In the South Pacific Ocean, there is a family of islands that have been isolated since the Cretaceous Period. Now and in the distant past, it’s been home to some of the most unique and fascinating ecosystems on Earth. This episode, we explore the history and the evolution of New Zealand.
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The country of New Zealand consists of two main islands surrounded by hundreds of smaller ones, located on a mostly sunken section of continental crust known as Zealandia. It sits in the center of what is known as the Water Hemisphere, the half of the globe that contains the highest percentage of water.
These islands host a variety of ecosystems, inhabited by an abundance of plants and animals that are found nowhere else in the world (they’re endemic to New Zealand). As we’ve discussed, evolution gets weird on islands, and this is no exception; New Zealand’s wildlife tends to be a bit strange.
Like many islands, New Zealand is missing a lot of diversity seen elsewhere. There are numerous species of lizards, but only geckos and skinks, and there are no native snakes or crocodilians at all. There are only four species of New Zealand frogs, all in the genus Leiopelma, a group that goes through the tadpole phase inside the egg and hatch as little froglets. The only mammals native to the region are two species of bats, while a diversity of birds (including many flightless species) have adapted to fill ecological roles we would expect to see from mammals.
Many of these native species have been pushed to the brink of extinction (or beyond) by the introduction of invasive species by humans.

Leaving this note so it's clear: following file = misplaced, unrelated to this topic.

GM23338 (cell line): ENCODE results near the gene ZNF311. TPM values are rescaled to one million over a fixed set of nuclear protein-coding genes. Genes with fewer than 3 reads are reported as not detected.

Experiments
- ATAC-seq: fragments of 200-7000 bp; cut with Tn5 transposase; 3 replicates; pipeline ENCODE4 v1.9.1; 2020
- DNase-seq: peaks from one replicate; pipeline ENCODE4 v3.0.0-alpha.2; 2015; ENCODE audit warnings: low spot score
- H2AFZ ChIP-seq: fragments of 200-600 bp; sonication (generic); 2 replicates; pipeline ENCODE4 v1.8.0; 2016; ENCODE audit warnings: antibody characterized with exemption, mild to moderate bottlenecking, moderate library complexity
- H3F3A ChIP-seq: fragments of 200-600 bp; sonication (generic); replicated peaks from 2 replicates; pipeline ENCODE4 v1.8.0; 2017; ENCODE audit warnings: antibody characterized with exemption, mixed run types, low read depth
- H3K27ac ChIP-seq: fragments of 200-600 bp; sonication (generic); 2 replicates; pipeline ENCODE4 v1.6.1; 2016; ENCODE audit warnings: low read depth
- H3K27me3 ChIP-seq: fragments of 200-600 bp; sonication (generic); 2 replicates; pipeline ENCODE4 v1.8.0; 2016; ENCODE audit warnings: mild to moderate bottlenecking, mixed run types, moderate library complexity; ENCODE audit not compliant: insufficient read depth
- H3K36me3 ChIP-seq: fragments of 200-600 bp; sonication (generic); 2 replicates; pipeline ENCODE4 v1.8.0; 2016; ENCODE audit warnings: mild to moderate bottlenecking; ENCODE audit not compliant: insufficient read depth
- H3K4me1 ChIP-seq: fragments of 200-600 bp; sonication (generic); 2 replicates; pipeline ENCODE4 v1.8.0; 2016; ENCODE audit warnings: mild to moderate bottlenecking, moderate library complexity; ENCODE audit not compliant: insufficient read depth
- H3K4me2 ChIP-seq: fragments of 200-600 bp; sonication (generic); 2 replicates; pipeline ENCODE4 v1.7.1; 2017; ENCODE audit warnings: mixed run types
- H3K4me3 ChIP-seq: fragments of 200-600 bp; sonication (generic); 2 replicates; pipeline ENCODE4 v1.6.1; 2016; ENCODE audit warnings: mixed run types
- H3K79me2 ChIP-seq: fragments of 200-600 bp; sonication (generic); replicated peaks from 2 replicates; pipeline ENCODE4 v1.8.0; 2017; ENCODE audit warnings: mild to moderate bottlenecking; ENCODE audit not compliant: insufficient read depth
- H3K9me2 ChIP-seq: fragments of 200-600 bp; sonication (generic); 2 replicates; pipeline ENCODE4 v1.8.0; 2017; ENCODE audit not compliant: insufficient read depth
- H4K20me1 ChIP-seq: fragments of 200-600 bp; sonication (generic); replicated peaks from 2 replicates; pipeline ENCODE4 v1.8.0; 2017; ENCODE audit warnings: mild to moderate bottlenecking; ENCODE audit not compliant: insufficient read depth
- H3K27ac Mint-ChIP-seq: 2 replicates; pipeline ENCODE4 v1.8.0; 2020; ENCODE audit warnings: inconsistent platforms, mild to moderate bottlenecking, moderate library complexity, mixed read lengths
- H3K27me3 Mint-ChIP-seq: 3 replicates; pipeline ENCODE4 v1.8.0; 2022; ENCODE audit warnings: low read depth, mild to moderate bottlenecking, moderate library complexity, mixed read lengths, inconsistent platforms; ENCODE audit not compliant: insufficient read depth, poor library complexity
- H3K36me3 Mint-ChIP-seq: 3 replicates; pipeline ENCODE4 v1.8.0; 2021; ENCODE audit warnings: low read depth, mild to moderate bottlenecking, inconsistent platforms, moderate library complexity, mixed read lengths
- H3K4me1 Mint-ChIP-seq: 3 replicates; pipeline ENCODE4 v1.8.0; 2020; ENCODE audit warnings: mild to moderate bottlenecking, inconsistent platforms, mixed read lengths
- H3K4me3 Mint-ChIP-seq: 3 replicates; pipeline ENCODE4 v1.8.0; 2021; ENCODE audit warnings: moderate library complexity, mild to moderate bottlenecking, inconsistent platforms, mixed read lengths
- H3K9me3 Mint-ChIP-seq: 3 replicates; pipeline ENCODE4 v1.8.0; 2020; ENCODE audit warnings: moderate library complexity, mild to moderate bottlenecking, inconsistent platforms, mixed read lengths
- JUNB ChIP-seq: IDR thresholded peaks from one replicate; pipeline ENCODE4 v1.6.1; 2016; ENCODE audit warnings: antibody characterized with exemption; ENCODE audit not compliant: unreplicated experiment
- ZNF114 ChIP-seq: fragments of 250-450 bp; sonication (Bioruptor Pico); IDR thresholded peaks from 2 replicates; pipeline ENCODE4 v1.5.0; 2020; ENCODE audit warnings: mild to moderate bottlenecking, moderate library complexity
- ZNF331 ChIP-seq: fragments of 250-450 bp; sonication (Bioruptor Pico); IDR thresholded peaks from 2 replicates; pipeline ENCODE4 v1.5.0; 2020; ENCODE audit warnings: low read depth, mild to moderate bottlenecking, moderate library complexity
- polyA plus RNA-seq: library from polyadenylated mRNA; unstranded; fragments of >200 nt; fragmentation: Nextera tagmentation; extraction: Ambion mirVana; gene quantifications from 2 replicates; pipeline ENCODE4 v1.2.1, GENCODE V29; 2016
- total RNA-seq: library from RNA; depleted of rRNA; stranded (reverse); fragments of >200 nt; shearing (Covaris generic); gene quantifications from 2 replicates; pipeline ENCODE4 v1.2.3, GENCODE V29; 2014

The rocky foundation of New Zealand had begun forming as far back as the Cambrian, and it spent most of its history as part of the southern supercontinent Gondwana, which also included Australia, Antarctica, Africa, and South America.
Gondwana began to come apart toward the end of the Mesozoic Era, and by 75 million years ago, Zealandia had split apart from the rest. For a while, some famous Mesozoic animals still persisted in the region, as evidenced by fragmentary fossils and trackways of dinosaurs and marine reptiles.
By 65 million years ago, New Zealand was fully isolated, allowing the evolution of unique varieties of plants and animals. During the Oligocene Period (34-23 million years ago), nearly all of Zealandia was underwater, but as the land rose again during the Miocene, we see some familiar ecosystems arise.
The St. Bathans fossil deposit preserves an excellent record of early Miocene life on New Zealand, including the giant flightless parrot Heracles inexpectatus and the possibly flighted kiwi, Proapteryx, as well as some of the earliest moas, a group of giant flightless birds that served as primary ground herbivores and lived on New Zealand until the 1500s. This fossil site also preserves evidence of animals that no longer live on the islands, like mekosuchian crocodiles up to 10 feet (3 meters) long and at least one species of a very strange mammal that doesn’t belong to any living lineage.
In the Pleistocene, we see the arrival of another group of famous giant birds: Haast’s eagles. These were the dominant predators on New Zealand for quite some time, growing as large as 30 lbs (15kg), with wingspans up to 8.5 feet (2.5 meters). These birds of prey were driven to extinction along with the moas by the 1500s.
If you’d like to learn more check out these links:
Kea – Mountain Parrot Documentary
How New Zealand’s Glaciers Shaped The Origin of the Kiwi Bird
Waimanu – 60-million year old penguins from New Zealand
Dead as the moa – oral traditions show that early Māori recognised extinction